> Q8. What country do you live in?
    >
    > Again, thank you for your participation.
     
  9. Anonymous

    Anonymous Guest

    What we really need is compulsory bicycle riding schools and driving licences for bicycle riders.

    --

    "Andrew & Joanne" <[email protected]> wrote in message
    news:[email protected]...
    > Greetings to all readers.
    >
    > I am currently compiling a paper regarding the registration of bicycles
    for
    > use on our roads. Now at the risk of being called a troll, and evoking emotional and abusive
    > replies, I would like to ask you all a few questions to gauge your reactions to the following
    > questions.
    >
    > I would appreciate single yes/no answers as opposed to emotive scripts or long discussions. Thank
    > you for your participation in advance.
    >
    > http://www.geocities.com/andrewhooker59/CycleTouring.html Please remove the REMOVE_THIS_TO_REPLY
    > in our address to reply direct.
    > --
    > NOTES
    > 1. The term bicycle here is a generic one and includes all types of
    bicycles
    > and recumbents, and
    > 2. This registration would not include legitimate on or off road cycle races, but would be payable
    > if you intended to train on the road.
    >
    > Q1. Do you think that motorists would accept you being on the road more,
    if
    > you were required to register your bicycle in order to ride on the public road? Yes/No
    >
    > Q2. If you were required to register your bicycle, would you accept the requirement more if the
    > cost of it meant that you received a discount on
    the
    > cost of registering your, or a nominated motor vehicle? Yes/No
    >
    > Q3. If you were required to register your bicycle, would you accept a cost of say $10 per single,
    > $15 per couple, $25 per family (3 or more bikes for persons aged over 12 years of age) Yes/No
    >
    > Q4. If you were required to register your bicycle would you want the registration to include Third
    > Party Insurance? Yes/No
    >
    > Q5. If you were required to register your bicycle do you think that the registration would assist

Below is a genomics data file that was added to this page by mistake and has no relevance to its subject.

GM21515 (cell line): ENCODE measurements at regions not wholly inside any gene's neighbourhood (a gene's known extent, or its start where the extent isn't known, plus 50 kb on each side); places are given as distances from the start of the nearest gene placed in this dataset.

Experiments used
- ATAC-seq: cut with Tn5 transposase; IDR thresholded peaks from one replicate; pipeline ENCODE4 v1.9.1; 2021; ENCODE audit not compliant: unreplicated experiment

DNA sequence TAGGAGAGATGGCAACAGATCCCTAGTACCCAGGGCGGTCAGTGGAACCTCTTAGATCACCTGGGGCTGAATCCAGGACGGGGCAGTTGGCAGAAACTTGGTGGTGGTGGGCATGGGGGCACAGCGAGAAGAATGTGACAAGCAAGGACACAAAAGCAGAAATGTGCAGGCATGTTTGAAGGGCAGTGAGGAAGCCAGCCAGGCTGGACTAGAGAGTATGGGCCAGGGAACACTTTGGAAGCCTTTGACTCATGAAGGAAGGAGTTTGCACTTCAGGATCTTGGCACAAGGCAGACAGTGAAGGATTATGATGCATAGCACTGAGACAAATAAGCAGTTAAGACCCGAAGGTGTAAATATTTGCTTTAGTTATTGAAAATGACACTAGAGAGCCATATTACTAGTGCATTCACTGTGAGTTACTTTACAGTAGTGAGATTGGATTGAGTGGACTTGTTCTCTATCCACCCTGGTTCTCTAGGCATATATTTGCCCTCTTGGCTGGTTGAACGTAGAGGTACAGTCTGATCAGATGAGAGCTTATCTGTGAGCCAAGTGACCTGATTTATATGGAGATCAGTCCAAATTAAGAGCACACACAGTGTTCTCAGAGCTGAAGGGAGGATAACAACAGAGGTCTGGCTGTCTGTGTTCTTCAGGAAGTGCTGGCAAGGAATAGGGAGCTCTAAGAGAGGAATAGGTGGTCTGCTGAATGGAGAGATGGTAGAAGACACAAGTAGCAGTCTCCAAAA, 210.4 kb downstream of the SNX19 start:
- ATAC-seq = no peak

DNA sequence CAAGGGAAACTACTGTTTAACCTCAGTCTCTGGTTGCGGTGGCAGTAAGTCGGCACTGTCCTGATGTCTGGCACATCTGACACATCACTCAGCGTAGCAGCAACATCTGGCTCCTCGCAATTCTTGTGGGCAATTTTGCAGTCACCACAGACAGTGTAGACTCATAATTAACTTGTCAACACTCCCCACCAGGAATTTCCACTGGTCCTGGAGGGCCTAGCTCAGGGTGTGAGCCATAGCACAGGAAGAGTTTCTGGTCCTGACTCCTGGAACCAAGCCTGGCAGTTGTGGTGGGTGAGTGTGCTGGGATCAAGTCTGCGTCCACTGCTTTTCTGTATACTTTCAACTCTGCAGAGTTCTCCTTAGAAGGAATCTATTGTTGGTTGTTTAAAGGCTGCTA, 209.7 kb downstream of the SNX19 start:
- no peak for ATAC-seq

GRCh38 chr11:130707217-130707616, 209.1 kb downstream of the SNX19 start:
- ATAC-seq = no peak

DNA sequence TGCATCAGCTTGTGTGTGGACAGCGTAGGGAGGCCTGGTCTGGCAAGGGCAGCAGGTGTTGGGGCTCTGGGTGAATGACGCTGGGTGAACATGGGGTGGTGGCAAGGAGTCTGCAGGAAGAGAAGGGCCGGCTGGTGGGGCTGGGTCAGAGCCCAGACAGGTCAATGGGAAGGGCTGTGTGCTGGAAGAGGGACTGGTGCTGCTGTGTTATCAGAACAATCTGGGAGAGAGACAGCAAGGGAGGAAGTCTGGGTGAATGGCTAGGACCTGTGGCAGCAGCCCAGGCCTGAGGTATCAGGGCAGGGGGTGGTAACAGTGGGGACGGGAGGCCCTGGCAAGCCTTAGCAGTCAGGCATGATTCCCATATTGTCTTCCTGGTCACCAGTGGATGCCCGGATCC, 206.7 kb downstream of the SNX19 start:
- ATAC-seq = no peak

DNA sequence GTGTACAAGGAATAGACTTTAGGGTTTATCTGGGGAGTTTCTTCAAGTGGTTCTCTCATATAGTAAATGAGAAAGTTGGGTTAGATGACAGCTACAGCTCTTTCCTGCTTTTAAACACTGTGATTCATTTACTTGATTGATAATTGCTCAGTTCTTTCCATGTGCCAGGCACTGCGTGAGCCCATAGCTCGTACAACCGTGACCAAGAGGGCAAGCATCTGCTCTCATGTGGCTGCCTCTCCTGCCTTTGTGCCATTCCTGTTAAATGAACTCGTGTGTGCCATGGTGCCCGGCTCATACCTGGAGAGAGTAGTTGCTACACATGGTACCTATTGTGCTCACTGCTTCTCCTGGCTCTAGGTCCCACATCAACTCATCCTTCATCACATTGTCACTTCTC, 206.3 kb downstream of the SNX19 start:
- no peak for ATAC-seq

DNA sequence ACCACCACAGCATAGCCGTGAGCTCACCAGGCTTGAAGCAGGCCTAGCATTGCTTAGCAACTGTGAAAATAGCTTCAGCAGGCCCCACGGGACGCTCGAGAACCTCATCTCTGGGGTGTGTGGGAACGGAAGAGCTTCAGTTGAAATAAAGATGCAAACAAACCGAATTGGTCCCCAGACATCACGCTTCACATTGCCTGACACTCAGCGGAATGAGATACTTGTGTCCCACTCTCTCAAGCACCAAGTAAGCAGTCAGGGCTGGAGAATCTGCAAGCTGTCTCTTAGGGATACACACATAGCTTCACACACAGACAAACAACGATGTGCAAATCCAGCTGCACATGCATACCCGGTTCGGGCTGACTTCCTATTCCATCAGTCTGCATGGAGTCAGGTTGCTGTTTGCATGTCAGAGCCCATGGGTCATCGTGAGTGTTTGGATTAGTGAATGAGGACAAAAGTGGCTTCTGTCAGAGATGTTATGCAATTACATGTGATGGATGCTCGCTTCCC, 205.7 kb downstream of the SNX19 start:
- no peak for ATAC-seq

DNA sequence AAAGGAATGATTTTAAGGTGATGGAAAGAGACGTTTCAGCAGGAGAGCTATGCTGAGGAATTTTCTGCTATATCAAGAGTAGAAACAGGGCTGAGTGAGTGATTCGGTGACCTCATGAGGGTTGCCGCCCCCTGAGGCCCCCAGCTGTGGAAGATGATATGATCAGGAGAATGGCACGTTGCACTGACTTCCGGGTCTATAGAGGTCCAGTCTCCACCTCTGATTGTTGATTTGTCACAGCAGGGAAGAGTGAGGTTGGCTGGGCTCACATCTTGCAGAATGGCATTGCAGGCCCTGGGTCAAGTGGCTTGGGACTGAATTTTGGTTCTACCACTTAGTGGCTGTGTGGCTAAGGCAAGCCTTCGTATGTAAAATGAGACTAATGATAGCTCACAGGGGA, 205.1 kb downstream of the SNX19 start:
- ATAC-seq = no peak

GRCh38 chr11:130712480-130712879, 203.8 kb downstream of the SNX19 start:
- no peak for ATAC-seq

> to reduce the incidence of theft or assist in
    the
    > recovery of those bicycles? Yes/No
    >
    > Q6. If you were required to register your bicycle would you consider a method of being paid per
    > documented ride as a rebate on motor vehicle registration, or as a payment? Yes/No
    >
    > Q7. If you were required to register your bicycle would you prefer a personalised plate? Yes/No
    >
    > Q8. What country do you live in?
    >
    > Again, thank you for your participation.
     
  10. Iguana Bwana

    Iguana Bwana Guest

    On Sat, 22 Mar 2003 16:17:54 +1000, "Andrew & Joanne"
    <[email protected]> wrote:

    >Q1. Do you think that motorists would accept you being on the road more, if you were required to
    > register your bicycle in order to ride on the public road?

    NO. It's a false objection. Having overcome the "no right to be on the road" irrationalisation, same
    motorists would justify their hatred of cyclists with another.

    >Q2. If you were required to register your bicycle, would you accept the requirement more if the
    > cost of it meant that you received a discount on the cost of registering your, or a nominated
    > motor vehicle?

    NO

    >Q3. If you were required to register your bicycle, would you accept a cost of say $10 per single,
    > $15 per couple, $25 per family (3 or more bikes for persons aged over 12 years of age)

    NO

    >Q4. If you were required to register your bicycle would you want the registration to include Third
    > Party Insurance?

    NO